The first fairy house we made years ago was branches drilled into a piece of plywood.  What I love about the stump is that it’s free-standing and doesn’t need an extra base.
I wanted a little room at the bottom of the tree so I borrowed my husband drill, put on a large bit and drilled several close holes near the bottom.
Then I used some wood chisels and a hammer that we had in the garage to roughly hollow out a room.
Also used the chisels to frame a window further up the tree. 
Then I found a downed branch in the back yard that was nearly as wide as the large drill bit and made several angled holes in the trunk of the tree to add branches.  Once I figured out where to put them, I used a strong wood glue to affix them into place.
Luckily we have a sander and I thankfully used it to try and smooth the whole tree base and stump over.   Hand sanding would have taken a lot longer, but was definitely do-able.
This step is optional, but we decided to use a white-wash type stain (which I happened to have in some old paint supplies)  to blend the color of the branches with the tree base.    That and the tree was dark and I wanted the next step to show up.
The girls helped in nearly all aspects of the tree with the exception of this next step.  I love using my wood burning tool and wanted to put some fairy quotes and vines around the tree.  
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Couldn’t resist adding pixie dust too.
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Normally I would have painted in the designs, but I really wanted to make this project without buying a thing.  And as my paint supply is woefully short, I pulled out some of my old scrapbooking marker pens and went to town.
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The easy thing about using a wood burning tool is that you hold it almost like a pen and can do quite the detailed decorating.
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We personalized  our little fairy tree house by putting all our names in various locations around the tree.
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I know when you really want something and work towards it, well, sometimes, magically, things happen to help you along.
We found some greenery sitting by the side of the road, the very day we were trying to figure out our leaves.  Then  using some wire cutters we trimmed little branches off the greenery.  I put a very small drill bit (matching the width of the floral wire) on the drill and proceeded to go to town drilling holes all over the ends of the branches and top of the tree.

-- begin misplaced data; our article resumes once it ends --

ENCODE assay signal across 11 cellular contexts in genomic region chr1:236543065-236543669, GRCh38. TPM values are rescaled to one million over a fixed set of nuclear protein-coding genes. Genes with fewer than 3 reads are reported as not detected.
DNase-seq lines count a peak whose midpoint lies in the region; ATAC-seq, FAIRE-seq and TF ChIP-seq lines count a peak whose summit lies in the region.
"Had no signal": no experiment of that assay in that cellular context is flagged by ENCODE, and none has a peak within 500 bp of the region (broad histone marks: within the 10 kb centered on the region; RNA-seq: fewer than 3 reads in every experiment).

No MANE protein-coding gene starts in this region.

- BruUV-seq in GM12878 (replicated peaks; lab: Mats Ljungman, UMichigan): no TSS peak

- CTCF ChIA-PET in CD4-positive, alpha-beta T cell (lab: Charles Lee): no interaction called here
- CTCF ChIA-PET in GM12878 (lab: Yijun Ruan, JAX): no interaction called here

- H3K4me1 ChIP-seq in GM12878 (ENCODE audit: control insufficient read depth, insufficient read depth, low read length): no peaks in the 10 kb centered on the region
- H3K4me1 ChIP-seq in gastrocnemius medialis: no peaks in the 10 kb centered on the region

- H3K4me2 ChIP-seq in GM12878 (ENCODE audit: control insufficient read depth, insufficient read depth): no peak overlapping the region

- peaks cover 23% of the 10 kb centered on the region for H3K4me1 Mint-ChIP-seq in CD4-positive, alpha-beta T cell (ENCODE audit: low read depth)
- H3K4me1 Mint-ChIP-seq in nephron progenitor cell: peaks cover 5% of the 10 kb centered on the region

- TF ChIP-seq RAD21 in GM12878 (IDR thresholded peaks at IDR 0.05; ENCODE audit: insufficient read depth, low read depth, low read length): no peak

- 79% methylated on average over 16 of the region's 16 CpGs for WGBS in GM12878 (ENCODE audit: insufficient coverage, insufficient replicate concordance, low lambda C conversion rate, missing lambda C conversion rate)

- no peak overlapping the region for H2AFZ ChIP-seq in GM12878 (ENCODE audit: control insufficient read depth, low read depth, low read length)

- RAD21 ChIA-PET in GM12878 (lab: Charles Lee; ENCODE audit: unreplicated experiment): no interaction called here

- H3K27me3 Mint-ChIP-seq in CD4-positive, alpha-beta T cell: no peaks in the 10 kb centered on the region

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Once we decided where we were going to put all the leaves we removed the wire branches, added glue and stuck them back in the drilled holes.
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Then came the fun part.
We made a sweet birds nest for one of the branches.  Tutorial HERE.
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I crocheted a mini hammock out of some crochet thread.
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Drilled a little slab of stripped bark and added twine for a fairy swing.
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See how sweet.  Can you tell how much fun we had making this?
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Lined the little hollowed out room with moss.
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I wanted an extra room further up the tree.  So I took some pieces of bark, cut them to the same length, drilled holes in the ends and using floral wire laced them together on both ends.
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I know this might be kind of flimsy but the bark floor is supported by some bamboo skewers that were glued into drilled holes in the tree. 
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And access to that floor was as simple as tying knots around little twigs (secured with craft glue) using my crochet thread.
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What was wonderful was the fact that my kids started using their imagination.  My Lea crafted a little fairy table and chair out of bark and twigs and glued them together with craft glue.
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We worked on our enchanted tree house a little each day for over a week and are still dreaming up more furniture, decorations, and accessories for our magical fairy home. 
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Our fairies are loving it too.
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Please someone shrink me.
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If you’ve made something similar leave me a link address and I’ll post pictures on this post with your link.    It was truly one of our more memorable summer crafts that I know we will enjoy for years to come.
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Leave off the fairy quotes and this tree could easily be turned into a little boy’s miniature club house.  Let your imagination run wild.
Here are more enchanting Home-Made Tree Houses:
My inspiration from Black Snowflake EmporiumClick HERE to see.
fairy tree house
From Transit AntennaAmazing Tutorial Click HERE.
make a treehouse
So Many people have asked about the quotes and poems on the Tree House so Here they are:

And as the seasons come and go,
There’s something you might like to know.                                 
There are fairies everywhere,
Under bushes, in the air,
Playing games just like you play.
Singing through their busy day
So listen, touch and look around
In the air and on the ground
And if you watch all nature’s things
You might just see a fairy’s wing

There is hope in dreams, imagination and in the courage of those who wish to make these dreams a reality.  Jonas Salk

Hand in Hand, with fairy grace, We will sing and bless this place. -~William Shakespeare